Contemporary research into human origins is achieving astonishing results through genetics. But research into the mind of early human species is currently limited to the interpretation of artifacts like stone tools and beads and, beginning something like 50,000 years ago, of carvings, flutes and then, somewhat later, cave paintings.
Mythology in written texts, like the Egyptian battle between Horus and Seth, is first available from between 5000 and 6000 years ago. Historical linguistics can also reach back to this same time-frame with its investigations of the proto-Indo-Europeans. Calvin Watkins has this interesting note in the third edition (2011) of his Dictionary of Indo-European Roots:
The basic meaning of the Indo-European word ghos-ti was “someone with whom one has reciprocal duties of hospitality”. In practical terms it referred to strangers in general [Greek xenos, ‘stranger’, descends from ghos-ti] as well as to both guests and hosts (both of which [English words] are [etymologically] descended from [ghos-ti]). The word ghos-ti was thus the central expression of the guest-host relationship, a mutual exchange relationship highly important to ancient Indo-European society. A guest-friendship was a bond of trust between two people that was accompanied by ritualized gift-giving and created an obligation of mutual hospitality and friendship that, once established, could continue in perpetuity and be renewed years later by the same parties or their descendants. The bond created by guest-friendship resembled kinship. A famous example is the story of the Trojan warrior Glaucus and the Greek warrior Diomedes in the Iliad who agree not to fight one another when they discover that Glaucus’s grandfather Bellerophon had been a guest of Diomedes’s grandfather Oeneus many years before. (…) Strangers are potential guest-friends, but also potential enemies; note that the Latin cognate [= likewise descended from ghos-ti] of English guest, namely hostis, means ‘enemy’ [which we have in the other meaning of host in English as ‘army’ (eg, ‘the attacking host’)]. (32)
The ambiguity of I-E ghos-ti recalls the ambiguity of the non-IE relationship of Horus and Seth conceived as both mortal enemies and as friends, indeed as close relations (sometimes brothers, sometimes nephew-uncle). Similarly, in the gigantomachia, the battle between the gods and the giants is waged between relatives (all are descended from Gaia, the Earth) and is subject to various kinds of resolution (in Plato, unsurprisingly, to philosophical resolution).
The same questions of time are implied again and again. When is the institution of the guest-host rule of friendship even to strangers and potential enemies? Is this a rule that is defined in and by linear history or a rule that defines history from a time prior to it? When is the battle between divine generations and when is its resolution? Are all these one-at-a-time or are they somehow simultaneous? And if simultaneous, how is this to be understood?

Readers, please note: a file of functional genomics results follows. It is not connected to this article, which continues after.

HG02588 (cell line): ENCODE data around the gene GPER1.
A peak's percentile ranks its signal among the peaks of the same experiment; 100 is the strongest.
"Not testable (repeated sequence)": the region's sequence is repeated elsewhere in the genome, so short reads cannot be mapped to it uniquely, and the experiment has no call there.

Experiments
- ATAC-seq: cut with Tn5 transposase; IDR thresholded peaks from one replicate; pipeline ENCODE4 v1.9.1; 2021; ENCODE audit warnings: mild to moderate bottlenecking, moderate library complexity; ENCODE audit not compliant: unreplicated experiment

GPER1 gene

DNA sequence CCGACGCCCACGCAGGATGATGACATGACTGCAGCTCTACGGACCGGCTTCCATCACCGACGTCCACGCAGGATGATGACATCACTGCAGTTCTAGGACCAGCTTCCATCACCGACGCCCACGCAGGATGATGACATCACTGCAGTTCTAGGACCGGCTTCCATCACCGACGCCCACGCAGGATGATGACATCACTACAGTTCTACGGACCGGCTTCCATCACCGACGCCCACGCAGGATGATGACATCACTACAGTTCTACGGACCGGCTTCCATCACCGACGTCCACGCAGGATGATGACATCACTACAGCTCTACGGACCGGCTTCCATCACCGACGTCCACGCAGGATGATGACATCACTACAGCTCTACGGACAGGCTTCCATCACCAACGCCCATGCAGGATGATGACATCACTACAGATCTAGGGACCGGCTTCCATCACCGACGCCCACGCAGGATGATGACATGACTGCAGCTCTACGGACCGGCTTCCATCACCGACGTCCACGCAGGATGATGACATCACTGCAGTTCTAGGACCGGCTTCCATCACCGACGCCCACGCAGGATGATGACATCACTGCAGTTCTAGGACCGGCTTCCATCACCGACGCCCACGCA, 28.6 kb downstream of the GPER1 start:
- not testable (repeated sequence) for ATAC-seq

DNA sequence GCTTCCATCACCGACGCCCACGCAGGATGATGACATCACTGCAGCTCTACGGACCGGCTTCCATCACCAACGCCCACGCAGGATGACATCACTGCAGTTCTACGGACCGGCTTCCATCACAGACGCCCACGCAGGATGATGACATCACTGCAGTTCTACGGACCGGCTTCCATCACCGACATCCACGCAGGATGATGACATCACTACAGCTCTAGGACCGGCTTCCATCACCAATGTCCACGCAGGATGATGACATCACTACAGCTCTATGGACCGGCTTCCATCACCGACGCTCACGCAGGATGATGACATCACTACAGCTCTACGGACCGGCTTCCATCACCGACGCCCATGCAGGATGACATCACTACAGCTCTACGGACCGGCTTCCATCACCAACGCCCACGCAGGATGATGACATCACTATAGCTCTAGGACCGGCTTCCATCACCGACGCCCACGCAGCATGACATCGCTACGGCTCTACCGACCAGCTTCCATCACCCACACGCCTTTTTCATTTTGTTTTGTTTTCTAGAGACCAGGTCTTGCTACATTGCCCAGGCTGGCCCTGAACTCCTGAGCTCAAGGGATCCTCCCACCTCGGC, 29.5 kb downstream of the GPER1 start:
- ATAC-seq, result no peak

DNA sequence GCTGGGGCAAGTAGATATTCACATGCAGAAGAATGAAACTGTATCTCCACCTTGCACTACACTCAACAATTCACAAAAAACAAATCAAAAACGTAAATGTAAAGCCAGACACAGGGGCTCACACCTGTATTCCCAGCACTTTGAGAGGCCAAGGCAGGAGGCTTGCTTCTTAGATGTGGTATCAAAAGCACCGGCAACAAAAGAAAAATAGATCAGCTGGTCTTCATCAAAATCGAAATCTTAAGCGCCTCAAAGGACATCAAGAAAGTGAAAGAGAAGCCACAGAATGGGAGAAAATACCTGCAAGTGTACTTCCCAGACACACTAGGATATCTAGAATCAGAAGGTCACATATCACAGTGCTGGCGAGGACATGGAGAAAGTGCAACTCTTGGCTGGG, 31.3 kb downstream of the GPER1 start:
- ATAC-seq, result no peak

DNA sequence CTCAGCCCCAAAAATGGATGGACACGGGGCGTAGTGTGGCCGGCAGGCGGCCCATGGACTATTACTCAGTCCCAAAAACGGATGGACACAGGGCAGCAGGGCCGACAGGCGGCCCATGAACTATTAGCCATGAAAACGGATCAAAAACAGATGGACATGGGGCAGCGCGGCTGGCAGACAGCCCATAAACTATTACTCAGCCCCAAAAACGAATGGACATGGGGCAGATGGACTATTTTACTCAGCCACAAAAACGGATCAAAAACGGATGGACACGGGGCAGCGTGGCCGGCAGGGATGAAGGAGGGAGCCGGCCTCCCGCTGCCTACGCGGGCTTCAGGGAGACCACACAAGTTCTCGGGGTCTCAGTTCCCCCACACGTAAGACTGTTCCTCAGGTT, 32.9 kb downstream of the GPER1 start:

A reflex of these questions may be seen in the arguments in the early Church concerning the relationship of the Father and the Son. Doctrines which defined their relationship in linear fashion — first the Father and then the Son in some way — were declared heretical. Instead, the Church in council decreed that the Father and the Son are different as only original difference can be different; but at the same time they are also one.
The great question was, and is, when the Persons of the Trinity are in dynamic community. And if the time of that dynamic community is esentially different from our time, though in community with it, what sort of transparency is there between the two?
As reflected in McLuhan’s Catholicism, his peculiar claim is that new developments in contemporary history, like electronic media and their effects, can be understood only against this deep background, only as “An Ancient Quarrel in Modern America”. His 1946 article of this title begins “The battle of the books has broken out again” and it concludes:
Between the speculative dialectician and scientist who says that “the glory of man is to know the [synchronic] truth by my methods,” and the eloquent moralist [and rhetorician] who says that “the bliss of man is good government carried on [diachronically] by copiously eloquent and wise citizens,” there need be no conflict. Conflict, however, will inevitably arise between these parties when either attempts to capture the entire education of an age or a country. It would seem to be a matter of distributing time for these studies.1
In 1969, following the publication earlier in the decade of McLuhan’s most influential books, Gutenberg Galaxy and Understanding Media, and more than 20 years after its initial publication, this essay was not only included in The Interior Landscape (223-234), but chosen to conclude it.
- ‘An Ancient Quarrel in Modern America’, The Classical Journal, 41:4, January 1946, 156-162, emphasis added. ↩